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Clapping replaced by 'silent jazz hands' to boost 'inclusivity' and reduce 'anxiety,' University of Oxford student council votes

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'Grow a pair you imbeciles'

Photo by Vincenzo Lombardo/Getty Images

The student council at elite University of Oxford in the United Kingdom passed a motion Tuesday to mandate the use of "silent jazz hands" instead of traditional clapping at council meetings in order to boost "inclusivity" and reduce "anxiety."

Silent jazz hands is known as British Sign Language clapping, according to the Oxford Student newspaper. Those using the sign hold their hands up and swivel them from side to side.

The National Union of Students uses BSL clapping since loud noises — including whooping and traditional applause — may cause access issues for some disabled students with anxiety disorders, sensory sensitivity, and hearing aids, the paper said.

'More accessible and inclusive for all'

"The policy was proposed in order to encourage the use of British Sign Language clapping during our democratic events to make those events more accessible and inclusive for all, including people who suffer from anxiety," Roisin McCallion — one of two students to present the motion to council — told the Daily Mail. "Inclusivity is one of the Students' Union's founding principles."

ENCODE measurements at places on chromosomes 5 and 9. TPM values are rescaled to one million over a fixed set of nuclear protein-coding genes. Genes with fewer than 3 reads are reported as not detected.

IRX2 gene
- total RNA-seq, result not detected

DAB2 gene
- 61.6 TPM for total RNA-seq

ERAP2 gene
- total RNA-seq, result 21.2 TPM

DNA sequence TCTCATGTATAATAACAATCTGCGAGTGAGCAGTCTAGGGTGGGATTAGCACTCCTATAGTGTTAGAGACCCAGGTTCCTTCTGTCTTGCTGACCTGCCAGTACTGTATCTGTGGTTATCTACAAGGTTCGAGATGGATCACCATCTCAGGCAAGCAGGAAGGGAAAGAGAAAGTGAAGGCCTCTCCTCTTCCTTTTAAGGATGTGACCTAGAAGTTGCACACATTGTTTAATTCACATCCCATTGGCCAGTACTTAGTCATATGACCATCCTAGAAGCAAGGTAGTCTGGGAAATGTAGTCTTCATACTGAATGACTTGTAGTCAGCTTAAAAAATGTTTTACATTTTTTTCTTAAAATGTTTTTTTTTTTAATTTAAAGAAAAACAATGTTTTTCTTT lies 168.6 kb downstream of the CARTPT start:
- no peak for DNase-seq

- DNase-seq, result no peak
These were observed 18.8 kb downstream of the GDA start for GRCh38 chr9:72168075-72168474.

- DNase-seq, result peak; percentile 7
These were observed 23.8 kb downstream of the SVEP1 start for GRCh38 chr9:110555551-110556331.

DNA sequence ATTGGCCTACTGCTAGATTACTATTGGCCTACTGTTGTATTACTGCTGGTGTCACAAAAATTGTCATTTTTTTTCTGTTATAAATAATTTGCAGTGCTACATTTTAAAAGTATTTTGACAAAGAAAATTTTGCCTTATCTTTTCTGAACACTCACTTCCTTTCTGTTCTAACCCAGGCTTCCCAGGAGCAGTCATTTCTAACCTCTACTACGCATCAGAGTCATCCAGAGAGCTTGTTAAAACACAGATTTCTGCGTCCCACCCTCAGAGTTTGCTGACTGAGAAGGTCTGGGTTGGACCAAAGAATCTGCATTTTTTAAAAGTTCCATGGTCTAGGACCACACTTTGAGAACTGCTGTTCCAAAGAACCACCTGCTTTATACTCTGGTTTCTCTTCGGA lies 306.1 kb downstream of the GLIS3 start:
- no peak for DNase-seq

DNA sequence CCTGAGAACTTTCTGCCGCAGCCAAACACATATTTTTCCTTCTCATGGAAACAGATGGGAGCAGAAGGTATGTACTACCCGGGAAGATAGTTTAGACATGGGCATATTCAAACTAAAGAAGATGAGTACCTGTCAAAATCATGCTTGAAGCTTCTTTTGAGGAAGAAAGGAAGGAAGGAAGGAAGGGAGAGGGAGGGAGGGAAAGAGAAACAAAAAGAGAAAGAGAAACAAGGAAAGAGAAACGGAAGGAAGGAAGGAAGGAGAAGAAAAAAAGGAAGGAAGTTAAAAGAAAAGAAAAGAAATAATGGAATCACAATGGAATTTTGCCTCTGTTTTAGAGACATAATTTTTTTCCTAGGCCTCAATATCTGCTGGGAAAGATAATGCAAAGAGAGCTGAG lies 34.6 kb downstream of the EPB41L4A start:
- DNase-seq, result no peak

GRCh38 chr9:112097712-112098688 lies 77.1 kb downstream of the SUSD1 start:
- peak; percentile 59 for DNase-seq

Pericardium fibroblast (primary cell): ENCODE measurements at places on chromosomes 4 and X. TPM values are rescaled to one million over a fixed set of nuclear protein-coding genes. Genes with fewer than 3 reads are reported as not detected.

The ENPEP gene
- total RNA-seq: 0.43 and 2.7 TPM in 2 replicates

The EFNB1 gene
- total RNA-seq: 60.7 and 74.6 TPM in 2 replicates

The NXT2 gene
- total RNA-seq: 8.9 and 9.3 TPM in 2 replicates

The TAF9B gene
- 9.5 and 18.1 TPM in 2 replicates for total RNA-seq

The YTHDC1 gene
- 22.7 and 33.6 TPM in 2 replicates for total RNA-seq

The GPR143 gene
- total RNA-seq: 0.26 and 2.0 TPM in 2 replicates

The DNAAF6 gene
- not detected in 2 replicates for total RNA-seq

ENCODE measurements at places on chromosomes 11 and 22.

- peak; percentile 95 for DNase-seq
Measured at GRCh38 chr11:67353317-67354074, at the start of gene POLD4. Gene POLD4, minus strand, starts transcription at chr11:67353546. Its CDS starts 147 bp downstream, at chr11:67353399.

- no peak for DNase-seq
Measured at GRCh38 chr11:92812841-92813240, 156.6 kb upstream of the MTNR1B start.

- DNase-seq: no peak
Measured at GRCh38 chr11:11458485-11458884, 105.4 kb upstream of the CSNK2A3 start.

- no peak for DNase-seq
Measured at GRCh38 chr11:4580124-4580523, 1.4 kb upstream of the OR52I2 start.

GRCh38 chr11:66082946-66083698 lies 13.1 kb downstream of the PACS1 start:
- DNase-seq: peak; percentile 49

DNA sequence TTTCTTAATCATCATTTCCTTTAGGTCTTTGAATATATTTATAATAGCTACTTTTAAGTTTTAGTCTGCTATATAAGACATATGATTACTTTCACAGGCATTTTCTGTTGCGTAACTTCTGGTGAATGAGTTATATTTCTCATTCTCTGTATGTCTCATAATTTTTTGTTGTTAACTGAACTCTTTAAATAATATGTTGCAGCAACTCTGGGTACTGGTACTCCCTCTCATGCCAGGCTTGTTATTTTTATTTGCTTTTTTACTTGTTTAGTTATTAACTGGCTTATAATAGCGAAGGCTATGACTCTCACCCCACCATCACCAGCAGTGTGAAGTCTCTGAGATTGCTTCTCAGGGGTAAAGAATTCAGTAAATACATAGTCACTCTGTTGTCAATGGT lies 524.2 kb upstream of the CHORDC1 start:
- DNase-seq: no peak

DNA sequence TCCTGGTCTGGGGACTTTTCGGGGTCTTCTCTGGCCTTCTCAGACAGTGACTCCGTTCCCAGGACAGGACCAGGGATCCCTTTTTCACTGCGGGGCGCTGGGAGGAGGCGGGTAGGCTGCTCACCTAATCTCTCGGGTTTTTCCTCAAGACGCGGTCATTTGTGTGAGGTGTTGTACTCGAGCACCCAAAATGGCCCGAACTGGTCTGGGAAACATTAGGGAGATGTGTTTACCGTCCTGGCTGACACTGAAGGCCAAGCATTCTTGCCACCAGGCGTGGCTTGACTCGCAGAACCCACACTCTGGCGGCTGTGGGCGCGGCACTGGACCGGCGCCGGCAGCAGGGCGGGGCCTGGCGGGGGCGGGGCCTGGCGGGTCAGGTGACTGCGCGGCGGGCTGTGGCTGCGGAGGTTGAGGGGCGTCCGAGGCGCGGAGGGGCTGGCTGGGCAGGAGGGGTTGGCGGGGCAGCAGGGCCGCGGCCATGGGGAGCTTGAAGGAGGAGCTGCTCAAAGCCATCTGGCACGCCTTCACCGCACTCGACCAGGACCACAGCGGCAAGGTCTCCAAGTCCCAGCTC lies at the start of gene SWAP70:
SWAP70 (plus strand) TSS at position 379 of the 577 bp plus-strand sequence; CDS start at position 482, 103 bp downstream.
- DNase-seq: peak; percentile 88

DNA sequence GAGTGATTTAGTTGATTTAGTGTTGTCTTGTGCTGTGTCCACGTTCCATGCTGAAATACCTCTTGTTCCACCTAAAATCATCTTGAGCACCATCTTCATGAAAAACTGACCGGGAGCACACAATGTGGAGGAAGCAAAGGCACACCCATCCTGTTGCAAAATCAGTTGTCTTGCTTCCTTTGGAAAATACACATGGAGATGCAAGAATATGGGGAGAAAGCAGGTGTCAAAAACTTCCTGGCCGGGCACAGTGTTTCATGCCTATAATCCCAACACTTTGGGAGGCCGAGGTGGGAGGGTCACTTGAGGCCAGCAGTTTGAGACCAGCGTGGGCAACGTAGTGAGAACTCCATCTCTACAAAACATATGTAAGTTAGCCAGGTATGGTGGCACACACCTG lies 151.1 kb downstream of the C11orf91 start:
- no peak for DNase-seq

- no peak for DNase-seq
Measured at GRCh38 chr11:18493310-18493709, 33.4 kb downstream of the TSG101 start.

The council's motion also mandates leaders to "lobby the university" to use jazz hands in place of applause at university and college level events with an explanation of why the change is important, the student paper said.

'Grow a pair you imbeciles'

But not everyone is down with the move.

"Oxford University Student Union is always seeking to be more accommodating for students. Especially for those with accessibility issues," one former student told the Daily Mail. "But this idea will not work and is completely ludicrous."

British TV host Piers Morgan blasted the motion, calling it "racist" and saying it "excludes blind people."

"Grow a pair you imbeciles," Morgan concluded.

(H/T: Campus Reform)

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